‘LulLama shoots hot air from the hip again’

Land and agriculture minister Lulama Xingwana came out guns blazing against farmers in parliament last week, promising large-scale expropriation and welcoming the likely results of plummeting land values.

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Land and agriculture minister Lulama Xingwana came out guns blazing against farmers in parliament last week, promising large-scale expropriation and welcoming the likely results of plummeting land values.
She reportedly told journalists at a media briefing that it would make it easier for black farmers to gain access to land. Her predecessor, public works minister Thoko Didiza, said later that Xingwana’s remarks had been in jest.
Xingwana also said government planned to redistribute 5 million hectares to black farmers within a year. Tthis is more than government has transferred in the last 14 years, but Xingwana is said to consider the target realistic because of government’s plans to move away from the willing buyer, willing seller principle. move includes the tabling of legislation touted as a mechanism to curb land-price escalation, which would make it easier for government to expropriate farms for land reform at below market value, introduce a land tax and introduce a ceiling on the amount of land a single person or entity could own. “We hope that with all these [measures] we can fast track the process,” said Xingwana.
She promised that foreign land ownership would be regulated, following last year’s submission to the department of a report that recommended stipulating the owners’ race on title deeds, as a first step to achieving this. Nnone of the recommendations to curb foreign ownership have been implemented yet.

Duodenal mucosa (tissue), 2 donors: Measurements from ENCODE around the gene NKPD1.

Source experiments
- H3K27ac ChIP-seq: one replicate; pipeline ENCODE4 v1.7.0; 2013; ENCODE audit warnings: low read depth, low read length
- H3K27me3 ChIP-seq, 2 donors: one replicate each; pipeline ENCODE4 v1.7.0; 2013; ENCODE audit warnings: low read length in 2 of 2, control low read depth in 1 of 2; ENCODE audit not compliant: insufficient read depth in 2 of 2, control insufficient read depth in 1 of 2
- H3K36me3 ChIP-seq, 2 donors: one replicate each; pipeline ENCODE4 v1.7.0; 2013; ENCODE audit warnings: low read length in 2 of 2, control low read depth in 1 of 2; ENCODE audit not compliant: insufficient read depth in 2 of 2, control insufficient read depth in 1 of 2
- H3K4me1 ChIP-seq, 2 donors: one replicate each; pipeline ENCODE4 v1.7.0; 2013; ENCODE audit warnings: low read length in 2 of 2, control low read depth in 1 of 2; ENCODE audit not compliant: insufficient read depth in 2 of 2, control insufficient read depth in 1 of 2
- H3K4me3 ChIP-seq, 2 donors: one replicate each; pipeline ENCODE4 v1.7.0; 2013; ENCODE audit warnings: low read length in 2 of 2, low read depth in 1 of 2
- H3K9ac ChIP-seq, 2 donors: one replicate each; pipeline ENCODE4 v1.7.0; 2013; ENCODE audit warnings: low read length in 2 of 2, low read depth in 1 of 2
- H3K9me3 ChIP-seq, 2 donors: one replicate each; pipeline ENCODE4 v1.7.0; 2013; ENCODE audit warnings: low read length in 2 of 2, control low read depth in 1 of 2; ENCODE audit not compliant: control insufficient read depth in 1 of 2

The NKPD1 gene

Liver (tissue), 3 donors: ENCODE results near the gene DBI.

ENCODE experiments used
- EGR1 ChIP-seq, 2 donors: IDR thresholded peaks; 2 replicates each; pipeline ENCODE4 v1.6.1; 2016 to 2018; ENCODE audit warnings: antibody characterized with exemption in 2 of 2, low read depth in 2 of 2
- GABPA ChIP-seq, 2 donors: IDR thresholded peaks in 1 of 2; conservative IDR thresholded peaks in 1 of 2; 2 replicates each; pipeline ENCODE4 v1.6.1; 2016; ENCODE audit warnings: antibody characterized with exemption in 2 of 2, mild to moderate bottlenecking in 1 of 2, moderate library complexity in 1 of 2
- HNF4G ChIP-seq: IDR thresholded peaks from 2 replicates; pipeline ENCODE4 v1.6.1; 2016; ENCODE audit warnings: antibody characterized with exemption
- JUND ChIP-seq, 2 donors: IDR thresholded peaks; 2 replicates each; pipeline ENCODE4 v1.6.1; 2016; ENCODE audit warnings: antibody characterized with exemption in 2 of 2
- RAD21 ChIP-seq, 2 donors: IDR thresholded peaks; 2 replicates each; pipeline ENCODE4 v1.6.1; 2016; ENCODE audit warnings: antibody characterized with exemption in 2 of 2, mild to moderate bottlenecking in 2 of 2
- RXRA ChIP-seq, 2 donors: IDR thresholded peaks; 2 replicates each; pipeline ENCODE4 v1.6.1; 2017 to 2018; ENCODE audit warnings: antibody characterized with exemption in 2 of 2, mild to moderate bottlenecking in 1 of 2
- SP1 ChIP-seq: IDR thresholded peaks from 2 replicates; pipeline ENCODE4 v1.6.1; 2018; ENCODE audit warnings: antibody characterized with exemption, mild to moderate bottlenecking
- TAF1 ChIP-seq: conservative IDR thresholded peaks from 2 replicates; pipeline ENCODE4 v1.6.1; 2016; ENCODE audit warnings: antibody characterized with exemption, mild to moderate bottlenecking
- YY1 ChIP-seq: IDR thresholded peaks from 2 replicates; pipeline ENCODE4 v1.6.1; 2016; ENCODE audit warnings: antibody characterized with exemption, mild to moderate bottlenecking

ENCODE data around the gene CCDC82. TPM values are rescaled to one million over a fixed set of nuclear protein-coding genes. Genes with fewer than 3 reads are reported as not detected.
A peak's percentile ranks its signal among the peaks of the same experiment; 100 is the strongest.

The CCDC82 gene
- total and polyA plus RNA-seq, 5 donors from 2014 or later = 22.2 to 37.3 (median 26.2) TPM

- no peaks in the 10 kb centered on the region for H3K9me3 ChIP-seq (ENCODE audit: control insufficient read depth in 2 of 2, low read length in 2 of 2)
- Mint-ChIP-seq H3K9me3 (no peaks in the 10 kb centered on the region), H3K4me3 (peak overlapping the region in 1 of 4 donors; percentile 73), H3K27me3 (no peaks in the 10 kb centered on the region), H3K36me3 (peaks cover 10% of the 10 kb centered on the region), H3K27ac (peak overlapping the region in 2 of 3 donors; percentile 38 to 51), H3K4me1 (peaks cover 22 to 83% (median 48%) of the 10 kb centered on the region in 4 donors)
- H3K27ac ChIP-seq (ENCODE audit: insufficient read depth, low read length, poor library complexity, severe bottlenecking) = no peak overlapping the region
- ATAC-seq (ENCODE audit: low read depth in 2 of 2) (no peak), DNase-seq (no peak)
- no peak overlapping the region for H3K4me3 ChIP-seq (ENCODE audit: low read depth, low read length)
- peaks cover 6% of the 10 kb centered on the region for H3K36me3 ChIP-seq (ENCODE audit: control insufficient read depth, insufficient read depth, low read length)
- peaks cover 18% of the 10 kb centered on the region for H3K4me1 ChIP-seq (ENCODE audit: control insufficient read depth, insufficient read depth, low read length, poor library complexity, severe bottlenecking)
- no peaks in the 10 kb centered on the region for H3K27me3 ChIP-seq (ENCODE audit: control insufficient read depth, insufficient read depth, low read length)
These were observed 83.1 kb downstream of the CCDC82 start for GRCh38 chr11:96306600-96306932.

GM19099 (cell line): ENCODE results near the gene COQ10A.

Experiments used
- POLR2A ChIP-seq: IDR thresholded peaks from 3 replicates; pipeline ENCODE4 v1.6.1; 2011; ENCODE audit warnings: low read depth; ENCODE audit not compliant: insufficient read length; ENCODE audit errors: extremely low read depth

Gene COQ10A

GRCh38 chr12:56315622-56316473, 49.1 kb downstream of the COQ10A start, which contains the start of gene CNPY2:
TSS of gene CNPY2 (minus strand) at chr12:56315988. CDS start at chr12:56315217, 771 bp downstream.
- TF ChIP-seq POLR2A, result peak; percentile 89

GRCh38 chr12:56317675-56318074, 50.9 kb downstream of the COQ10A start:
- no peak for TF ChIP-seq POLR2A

Xingwana also promised that the vast majority of land claims would be settled by the end of 2008. Claims are being held up by communities squabbling over boundaries and farmers disputing their validity.
President Thabo Mbeki initially set 2005 as the deadline for settling all land claims, but later extended it to March 2008. The deadline has not officially been extended again, but there is widespread recognition at senior government level that several large rural claims could drag on for years.
Black and white farmers’ unions reacted with dismay to Xingwana’s comments. Agri SA warned devaluing farm land would have a ripple effect on backward and forward linkages and could devastate rural economies. The African Farmers’ Union (Nafu) urged government to be responsible when talking about land reform, and to release vast tracts of state land available for redistribution. TAU SA said Xingwana’s comments confirmed a long-held suspicion that government wanted to bring down land prices to be able to redistribute land cheaply, and this was gambling with the future of all SA farmers.
Other observers dismissed her comments as more posturing from a minister who has achieved little else since taking over from her predecessor. “We all know she likes making these statements but she will never achieve these things,” said a government source. “We must not take it too seriously.”
Xingwana is also fond of launching investigations with murky outcomes. They include last year’s Public Service Commission probe into staff performance at land affairs, which has yet to be concluded, let alone implemented; a forensic investigation, last year, into financial mismanagement at the Land Bank, at great cost and which was never acted on; and a probe by the National Agricultural Marketing Council (NAMC) into possible misappropriation of funds at the Wine Iindustry Ttrust. Iin a report submitted a year ago, NAMC recommended the trust be shut down and its trustees dismissed. Xingwana has taken no action to date. – Stephan Hofstätter